Weekly Poem -In the Grip of

It is very hot for Ireland this week. Which accounts for my later posting of the weekly poem . While our temperatures are in the 25-27C range, (which sounds laughably cool to many people) with the humidity in the 80 percentile it is not comfortable for folks used to summers where a few days at 21C is a cause for rejoicing and the populus turning lobster pink as we boil in the unusually relentless sunshine.

Consequently, I am rising early and doing activities that are…well, active before noontime. Air conditioning is unheard of in Ireland except in public buildings. The supermarket was cool, but my ice cream cone (that I ate outside where I could take off my mask) was a bit melty by the time I finished it. The lane’s tarmac weeps once we go over 25C. So I am walking our little dog between 7am and 8am each morning to preserve his wee paw pads. Even by 8am the exertion makes me sweat. There is a race to water, weed and harvest in the garden before I swoon from the sun. Also, to do any cooking since putting on the oven or using the gas stove only adds to the heat. So, I only settled down (wearing my bou-bou from Mogodishu, a gift from a South African friend) to write the weekly poem well after lunchtime. It is, in part, inspired by a stray fact gleaned from the Long Read in today’s Guardian by Zarlasht Halaimzai. I commend it to you.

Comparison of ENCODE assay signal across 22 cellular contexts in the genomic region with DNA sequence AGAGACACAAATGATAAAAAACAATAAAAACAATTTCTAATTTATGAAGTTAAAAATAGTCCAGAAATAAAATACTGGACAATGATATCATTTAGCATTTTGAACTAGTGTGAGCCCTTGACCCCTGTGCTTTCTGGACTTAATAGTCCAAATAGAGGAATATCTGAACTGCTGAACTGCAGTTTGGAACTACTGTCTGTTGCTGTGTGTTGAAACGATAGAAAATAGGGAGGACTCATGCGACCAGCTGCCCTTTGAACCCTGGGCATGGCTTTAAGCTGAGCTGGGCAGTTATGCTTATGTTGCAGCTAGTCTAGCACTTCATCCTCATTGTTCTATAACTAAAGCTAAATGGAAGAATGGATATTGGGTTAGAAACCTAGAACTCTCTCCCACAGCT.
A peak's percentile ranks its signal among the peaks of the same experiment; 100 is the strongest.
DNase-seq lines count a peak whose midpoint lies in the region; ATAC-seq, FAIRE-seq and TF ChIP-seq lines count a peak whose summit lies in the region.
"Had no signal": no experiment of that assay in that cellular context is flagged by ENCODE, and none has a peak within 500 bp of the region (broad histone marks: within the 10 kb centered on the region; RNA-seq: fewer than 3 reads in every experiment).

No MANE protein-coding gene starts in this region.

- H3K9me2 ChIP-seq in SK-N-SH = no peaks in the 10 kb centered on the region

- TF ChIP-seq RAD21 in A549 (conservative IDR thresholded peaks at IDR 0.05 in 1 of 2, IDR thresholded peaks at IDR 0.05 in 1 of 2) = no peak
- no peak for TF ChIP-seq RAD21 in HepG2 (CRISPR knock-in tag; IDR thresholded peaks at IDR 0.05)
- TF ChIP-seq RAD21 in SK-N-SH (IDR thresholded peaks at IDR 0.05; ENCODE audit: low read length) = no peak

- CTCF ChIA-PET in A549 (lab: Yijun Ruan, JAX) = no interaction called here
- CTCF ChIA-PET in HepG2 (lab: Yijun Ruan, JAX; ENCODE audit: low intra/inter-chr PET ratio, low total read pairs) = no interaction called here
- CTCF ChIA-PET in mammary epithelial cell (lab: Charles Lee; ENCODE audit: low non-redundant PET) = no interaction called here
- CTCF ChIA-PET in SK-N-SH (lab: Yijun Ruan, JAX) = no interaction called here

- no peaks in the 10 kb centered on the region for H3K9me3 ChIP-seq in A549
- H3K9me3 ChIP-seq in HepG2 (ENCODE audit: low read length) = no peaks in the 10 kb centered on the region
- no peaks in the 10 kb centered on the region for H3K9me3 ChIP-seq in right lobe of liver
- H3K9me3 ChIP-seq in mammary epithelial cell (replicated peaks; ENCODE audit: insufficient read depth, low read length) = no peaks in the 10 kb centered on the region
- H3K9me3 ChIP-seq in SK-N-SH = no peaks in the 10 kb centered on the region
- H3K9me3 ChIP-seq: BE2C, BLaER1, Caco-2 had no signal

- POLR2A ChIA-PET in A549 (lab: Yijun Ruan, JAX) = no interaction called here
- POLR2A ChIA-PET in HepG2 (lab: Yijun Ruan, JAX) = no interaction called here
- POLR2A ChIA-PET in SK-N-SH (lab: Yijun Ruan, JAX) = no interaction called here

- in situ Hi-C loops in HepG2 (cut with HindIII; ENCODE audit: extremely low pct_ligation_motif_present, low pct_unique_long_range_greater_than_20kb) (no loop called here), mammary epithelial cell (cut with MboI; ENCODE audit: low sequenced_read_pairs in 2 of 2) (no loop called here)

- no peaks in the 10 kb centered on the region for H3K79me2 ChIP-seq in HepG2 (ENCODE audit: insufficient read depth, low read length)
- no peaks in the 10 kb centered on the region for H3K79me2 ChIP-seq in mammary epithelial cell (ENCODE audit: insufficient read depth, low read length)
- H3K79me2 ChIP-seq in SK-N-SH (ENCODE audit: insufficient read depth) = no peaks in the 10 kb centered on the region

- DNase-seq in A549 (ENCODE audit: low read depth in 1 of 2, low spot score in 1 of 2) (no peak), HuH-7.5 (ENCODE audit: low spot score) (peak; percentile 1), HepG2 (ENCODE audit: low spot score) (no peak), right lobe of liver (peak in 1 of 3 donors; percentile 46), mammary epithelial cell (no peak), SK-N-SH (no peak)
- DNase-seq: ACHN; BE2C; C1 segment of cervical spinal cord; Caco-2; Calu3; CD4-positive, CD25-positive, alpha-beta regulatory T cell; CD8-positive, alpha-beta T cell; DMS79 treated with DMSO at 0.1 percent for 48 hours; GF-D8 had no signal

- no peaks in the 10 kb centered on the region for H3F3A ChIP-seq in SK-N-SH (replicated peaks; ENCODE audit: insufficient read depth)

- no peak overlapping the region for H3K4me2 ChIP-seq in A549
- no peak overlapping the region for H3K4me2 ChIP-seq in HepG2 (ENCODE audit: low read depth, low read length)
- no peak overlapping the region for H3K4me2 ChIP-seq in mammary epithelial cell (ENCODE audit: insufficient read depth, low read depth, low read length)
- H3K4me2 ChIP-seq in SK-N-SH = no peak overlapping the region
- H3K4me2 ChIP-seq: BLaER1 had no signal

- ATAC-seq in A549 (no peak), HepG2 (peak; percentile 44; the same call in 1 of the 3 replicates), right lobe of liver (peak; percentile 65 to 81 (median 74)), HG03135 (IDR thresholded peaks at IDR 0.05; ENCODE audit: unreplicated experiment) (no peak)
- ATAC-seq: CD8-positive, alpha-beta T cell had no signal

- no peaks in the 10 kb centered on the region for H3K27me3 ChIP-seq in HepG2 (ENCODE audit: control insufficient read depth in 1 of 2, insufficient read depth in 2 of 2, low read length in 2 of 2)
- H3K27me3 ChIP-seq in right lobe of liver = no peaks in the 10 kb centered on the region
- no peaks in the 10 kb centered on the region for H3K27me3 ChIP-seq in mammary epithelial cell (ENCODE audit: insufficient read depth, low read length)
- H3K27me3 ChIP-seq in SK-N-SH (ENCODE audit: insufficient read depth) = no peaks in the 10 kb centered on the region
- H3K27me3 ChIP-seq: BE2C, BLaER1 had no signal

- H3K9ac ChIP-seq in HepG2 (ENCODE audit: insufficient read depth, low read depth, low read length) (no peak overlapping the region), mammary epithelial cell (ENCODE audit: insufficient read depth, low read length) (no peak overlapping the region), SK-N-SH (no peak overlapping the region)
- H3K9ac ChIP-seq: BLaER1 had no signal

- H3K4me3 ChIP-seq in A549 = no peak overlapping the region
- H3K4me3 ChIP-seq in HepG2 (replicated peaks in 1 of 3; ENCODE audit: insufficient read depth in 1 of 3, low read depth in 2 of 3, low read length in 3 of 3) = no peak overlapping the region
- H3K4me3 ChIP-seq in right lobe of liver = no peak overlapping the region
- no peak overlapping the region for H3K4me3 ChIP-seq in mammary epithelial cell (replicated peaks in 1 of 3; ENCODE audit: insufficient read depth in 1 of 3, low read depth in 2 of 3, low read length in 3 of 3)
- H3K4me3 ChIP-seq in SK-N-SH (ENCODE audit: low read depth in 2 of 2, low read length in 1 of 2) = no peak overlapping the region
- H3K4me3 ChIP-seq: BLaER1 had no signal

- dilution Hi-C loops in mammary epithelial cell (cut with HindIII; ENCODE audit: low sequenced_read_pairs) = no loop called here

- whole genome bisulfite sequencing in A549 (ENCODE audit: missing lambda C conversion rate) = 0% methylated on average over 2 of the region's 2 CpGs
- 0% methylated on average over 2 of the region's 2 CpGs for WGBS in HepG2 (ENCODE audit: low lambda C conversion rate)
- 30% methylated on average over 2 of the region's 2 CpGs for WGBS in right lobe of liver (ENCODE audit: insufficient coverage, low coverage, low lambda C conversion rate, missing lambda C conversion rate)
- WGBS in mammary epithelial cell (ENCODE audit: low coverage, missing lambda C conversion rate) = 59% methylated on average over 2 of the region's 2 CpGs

In the Grip of a Death Cult, we

bomb the Kabul maternity home
making it a grave for so many newborns;
exhume the septic system of Tuam’s
Mother & Baby Home. 
Count out the tiny remains-
the hundreds and hundreds not unlike
those found out the back of the Kamloops Institute 
(except they were not white)
buried toe to toe. Who knows

who actually loves children?
We would like to think the future.
Certainly not the past. Or even  the now.
We prefer to love them in utero
where so many hearts bleed over
embryonic potential, adoringly viewing
the ET finger waving home from behind
the scan’s screen. Who knows why

we treat them so differently once they
cross the line into actuality, handing them
a fate where they starve, are bombed out,
hounded, tortured, caged for the audacity